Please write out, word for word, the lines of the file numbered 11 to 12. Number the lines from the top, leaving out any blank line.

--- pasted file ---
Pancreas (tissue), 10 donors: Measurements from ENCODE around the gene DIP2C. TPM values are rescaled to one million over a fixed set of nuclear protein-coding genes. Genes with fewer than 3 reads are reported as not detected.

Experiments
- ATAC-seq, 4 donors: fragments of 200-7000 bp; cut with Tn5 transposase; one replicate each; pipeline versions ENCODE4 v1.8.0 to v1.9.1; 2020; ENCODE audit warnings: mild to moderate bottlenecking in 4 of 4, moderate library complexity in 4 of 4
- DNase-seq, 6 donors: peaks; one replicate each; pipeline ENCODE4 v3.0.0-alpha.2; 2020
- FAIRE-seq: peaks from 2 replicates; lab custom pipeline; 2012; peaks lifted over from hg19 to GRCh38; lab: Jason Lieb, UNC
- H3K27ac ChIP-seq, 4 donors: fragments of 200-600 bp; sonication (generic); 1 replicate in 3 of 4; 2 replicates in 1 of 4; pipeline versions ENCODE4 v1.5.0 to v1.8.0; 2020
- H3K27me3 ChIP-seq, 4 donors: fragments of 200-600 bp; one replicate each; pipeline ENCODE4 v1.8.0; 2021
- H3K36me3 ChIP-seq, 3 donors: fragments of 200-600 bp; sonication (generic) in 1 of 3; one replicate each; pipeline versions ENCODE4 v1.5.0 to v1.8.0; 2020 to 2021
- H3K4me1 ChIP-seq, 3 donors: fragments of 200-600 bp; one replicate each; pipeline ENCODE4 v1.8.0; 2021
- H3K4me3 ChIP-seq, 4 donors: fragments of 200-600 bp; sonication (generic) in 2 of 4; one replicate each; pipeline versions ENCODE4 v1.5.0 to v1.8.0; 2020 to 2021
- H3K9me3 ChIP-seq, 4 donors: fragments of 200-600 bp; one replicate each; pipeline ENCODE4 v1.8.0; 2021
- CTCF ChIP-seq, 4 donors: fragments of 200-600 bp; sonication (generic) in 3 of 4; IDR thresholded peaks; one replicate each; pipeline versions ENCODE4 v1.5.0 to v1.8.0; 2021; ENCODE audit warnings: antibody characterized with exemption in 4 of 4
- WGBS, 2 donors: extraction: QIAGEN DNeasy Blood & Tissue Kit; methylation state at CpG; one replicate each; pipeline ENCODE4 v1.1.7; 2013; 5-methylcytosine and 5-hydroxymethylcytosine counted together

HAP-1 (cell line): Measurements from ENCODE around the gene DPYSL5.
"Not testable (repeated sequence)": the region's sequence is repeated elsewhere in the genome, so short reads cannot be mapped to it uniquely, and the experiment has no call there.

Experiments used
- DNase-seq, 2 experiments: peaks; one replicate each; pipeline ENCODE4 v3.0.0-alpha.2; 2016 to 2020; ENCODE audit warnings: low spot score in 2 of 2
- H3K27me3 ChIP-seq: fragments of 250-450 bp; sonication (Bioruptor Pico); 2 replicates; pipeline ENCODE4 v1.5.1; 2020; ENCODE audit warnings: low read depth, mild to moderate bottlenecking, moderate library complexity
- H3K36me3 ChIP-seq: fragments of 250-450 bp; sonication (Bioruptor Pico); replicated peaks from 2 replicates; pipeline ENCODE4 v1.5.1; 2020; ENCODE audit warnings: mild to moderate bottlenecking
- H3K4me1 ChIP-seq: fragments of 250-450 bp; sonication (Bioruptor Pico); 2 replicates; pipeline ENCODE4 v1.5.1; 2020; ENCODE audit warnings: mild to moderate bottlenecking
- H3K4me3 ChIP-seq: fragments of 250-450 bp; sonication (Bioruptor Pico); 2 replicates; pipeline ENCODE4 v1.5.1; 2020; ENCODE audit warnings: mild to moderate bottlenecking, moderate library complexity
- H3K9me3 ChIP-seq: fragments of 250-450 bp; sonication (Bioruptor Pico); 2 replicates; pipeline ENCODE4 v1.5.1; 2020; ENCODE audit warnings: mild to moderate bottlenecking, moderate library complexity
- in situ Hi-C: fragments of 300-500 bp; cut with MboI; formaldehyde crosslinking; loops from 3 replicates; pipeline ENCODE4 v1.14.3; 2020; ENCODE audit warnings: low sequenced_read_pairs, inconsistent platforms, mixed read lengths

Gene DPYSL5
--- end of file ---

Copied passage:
- H3K9me3 ChIP-seq, 4 donors: fragments of 200-600 bp; one replicate each; pipeline ENCODE4 v1.8.0; 2021
- CTCF ChIP-seq, 4 donors: fragments of 200-600 bp; sonication (generic) in 3 of 4; IDR thresholded peaks; one replicate each; pipeline versions ENCODE4 v1.5.0 to v1.8.0; 2021; ENCODE audit warnings: antibody characterized with exemption in 4 of 4